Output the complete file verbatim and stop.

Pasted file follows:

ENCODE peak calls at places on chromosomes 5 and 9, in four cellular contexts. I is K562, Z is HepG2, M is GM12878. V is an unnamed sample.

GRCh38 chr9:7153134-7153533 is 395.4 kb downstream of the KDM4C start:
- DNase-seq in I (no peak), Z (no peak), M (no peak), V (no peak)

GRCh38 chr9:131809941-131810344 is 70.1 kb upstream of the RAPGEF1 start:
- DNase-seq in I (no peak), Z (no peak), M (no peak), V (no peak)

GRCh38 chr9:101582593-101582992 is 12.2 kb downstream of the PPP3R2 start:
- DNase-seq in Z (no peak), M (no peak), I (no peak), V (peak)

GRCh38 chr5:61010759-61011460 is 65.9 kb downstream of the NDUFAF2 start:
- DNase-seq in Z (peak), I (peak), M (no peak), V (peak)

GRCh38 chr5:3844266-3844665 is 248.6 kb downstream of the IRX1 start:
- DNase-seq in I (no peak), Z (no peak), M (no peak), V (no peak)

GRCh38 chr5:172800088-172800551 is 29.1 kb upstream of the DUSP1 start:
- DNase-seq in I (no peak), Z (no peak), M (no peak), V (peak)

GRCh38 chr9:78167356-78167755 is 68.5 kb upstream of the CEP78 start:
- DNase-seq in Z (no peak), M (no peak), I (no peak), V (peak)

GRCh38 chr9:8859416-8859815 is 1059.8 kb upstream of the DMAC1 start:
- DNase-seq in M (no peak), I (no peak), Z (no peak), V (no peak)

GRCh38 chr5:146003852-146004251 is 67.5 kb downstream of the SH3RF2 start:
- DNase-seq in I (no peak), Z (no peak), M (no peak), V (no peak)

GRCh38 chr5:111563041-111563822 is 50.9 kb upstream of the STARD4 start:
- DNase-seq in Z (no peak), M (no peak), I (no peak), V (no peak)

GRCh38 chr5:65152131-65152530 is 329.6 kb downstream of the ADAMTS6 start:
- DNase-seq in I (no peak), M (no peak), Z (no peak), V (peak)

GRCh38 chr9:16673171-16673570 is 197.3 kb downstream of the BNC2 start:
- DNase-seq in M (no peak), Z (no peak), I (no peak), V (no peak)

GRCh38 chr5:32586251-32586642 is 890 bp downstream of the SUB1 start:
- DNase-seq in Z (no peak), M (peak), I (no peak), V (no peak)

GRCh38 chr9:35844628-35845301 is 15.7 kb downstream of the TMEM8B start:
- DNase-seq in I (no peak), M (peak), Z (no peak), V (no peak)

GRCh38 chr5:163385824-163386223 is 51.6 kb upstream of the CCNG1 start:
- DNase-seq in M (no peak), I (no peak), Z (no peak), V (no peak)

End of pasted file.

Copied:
ENCODE peak calls at places on chromosomes 5 and 9, in four cellular contexts. I is K562, Z is HepG2, M is GM12878. V is an unnamed sample.

GRCh38 chr9:7153134-7153533 is 395.4 kb downstream of the KDM4C start:
- DNase-seq in I (no peak), Z (no peak), M (no peak), V (no peak)

GRCh38 chr9:131809941-131810344 is 70.1 kb upstream of the RAPGEF1 start:
- DNase-seq in I (no peak), Z (no peak), M (no peak), V (no peak)

GRCh38 chr9:101582593-101582992 is 12.2 kb downstream of the PPP3R2 start:
- DNase-seq in Z (no peak), M (no peak), I (no peak), V (peak)

GRCh38 chr5:61010759-61011460 is 65.9 kb downstream of the NDUFAF2 start:
- DNase-seq in Z (peak), I (peak), M (no peak), V (peak)

GRCh38 chr5:3844266-3844665 is 248.6 kb downstream of the IRX1 start:
- DNase-seq in I (no peak), Z (no peak), M (no peak), V (no peak)

GRCh38 chr5:172800088-172800551 is 29.1 kb upstream of the DUSP1 start:
- DNase-seq in I (no peak), Z (no peak), M (no peak), V (peak)

GRCh38 chr9:78167356-78167755 is 68.5 kb upstream of the CEP78 start:
- DNase-seq in Z (no peak), M (no peak), I (no peak), V (peak)

GRCh38 chr9:8859416-8859815 is 1059.8 kb upstream of the DMAC1 start:
- DNase-seq in M (no peak), I (no peak), Z (no peak), V (no peak)

GRCh38 chr5:146003852-146004251 is 67.5 kb downstream of the SH3RF2 start:
- DNase-seq in I (no peak), Z (no peak), M (no peak), V (no peak)

GRCh38 chr5:111563041-111563822 is 50.9 kb upstream of the STARD4 start:
- DNase-seq in Z (no peak), M (no peak), I (no peak), V (no peak)

GRCh38 chr5:65152131-65152530 is 329.6 kb downstream of the ADAMTS6 start:
- DNase-seq in I (no peak), M (no peak), Z (no peak), V (peak)

GRCh38 chr9:16673171-16673570 is 197.3 kb downstream of the BNC2 start:
- DNase-seq in M (no peak), Z (no peak), I (no peak), V (no peak)

GRCh38 chr5:32586251-32586642 is 890 bp downstream of the SUB1 start:
- DNase-seq in Z (no peak), M (peak), I (no peak), V (no peak)

GRCh38 chr9:35844628-35845301 is 15.7 kb downstream of the TMEM8B start:
- DNase-seq in I (no peak), M (peak), Z (no peak), V (no peak)

GRCh38 chr5:163385824-163386223 is 51.6 kb upstream of the CCNG1 start:
- DNase-seq in M (no peak), I (no peak), Z (no peak), V (no peak)